Meet the speaker


Winy Maas on Rotterdam, the ‘second reconstruction’ and his green mission
Coming up with solutions for the city of the future. Getting people involved and inviting them to come up with their own ideas. That is Winy Maas’s mission. That mission really came out in the conversation we had with the leading architect, urban planner, and landscape architect. We met in the lead-up to our ICEC Conference, where he will be featured as a keynote speaker.

Of all the cities in the Netherlands, Rotterdam and Eindhoven have the largest roof surface areas per capita. And there are all kinds of things you can do on those roofs. Maas starts off by saying: “That’s where you can build more, add to the city and make it greener. It’s essential in the densification of the city and in providing sustainable housing for more people.” He calls it the ‘second reconstruction’ of Rotterdam: building buildings, gardens, and parks on the roofs of the existing city. Born and bred in Brabant, this is the city he’s lived in for decades and where he says he’d like to stay. Read the full interview: Interview Winy Maas (ENG).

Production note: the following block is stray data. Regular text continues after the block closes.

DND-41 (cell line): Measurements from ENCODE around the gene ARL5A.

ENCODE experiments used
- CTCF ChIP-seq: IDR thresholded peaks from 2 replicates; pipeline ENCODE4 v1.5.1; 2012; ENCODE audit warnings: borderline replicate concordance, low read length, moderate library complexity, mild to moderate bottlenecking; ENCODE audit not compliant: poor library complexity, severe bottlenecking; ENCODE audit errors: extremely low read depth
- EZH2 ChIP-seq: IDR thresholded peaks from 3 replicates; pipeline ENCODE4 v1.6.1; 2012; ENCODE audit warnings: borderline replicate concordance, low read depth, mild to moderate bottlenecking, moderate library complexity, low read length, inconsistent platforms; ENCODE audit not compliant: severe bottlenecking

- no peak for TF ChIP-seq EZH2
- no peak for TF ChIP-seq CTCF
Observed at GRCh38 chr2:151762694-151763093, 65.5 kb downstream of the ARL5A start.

Sander Pluijm on team building, leadership, overcoming setbacks, and his extreme experiences during the Ocean Race.

One of the keynote speakers at the ICEC conference is Sander Pluijm, head of content at media agency UM. In 2008, Pluijm participated in the Volvo Ocean Race as a media crew member with Team Delta Lloyd. His lecture is about team building, working together, working under pressure,
leadership, performance, achieving success, overcoming setbacks and of course about his extreme experiences during the Race.

The theme of the conference is ‘Predictable projects in a dynamic world’. What can you predict in an Ocean Race? Sander: “To determine the fastest route, you try to predict the legs very accurately. The more accurate the data, the more accurate the predictions and the faster you can sail. The weather is predictable but there are always unexpected outcomes. Sometimes you have to deviate from the route. That requires a great deal of improvisation. Flexibility is extremely
important in an unpredictable world.” Read the full interview: Interview Sander Pluijm (ENG)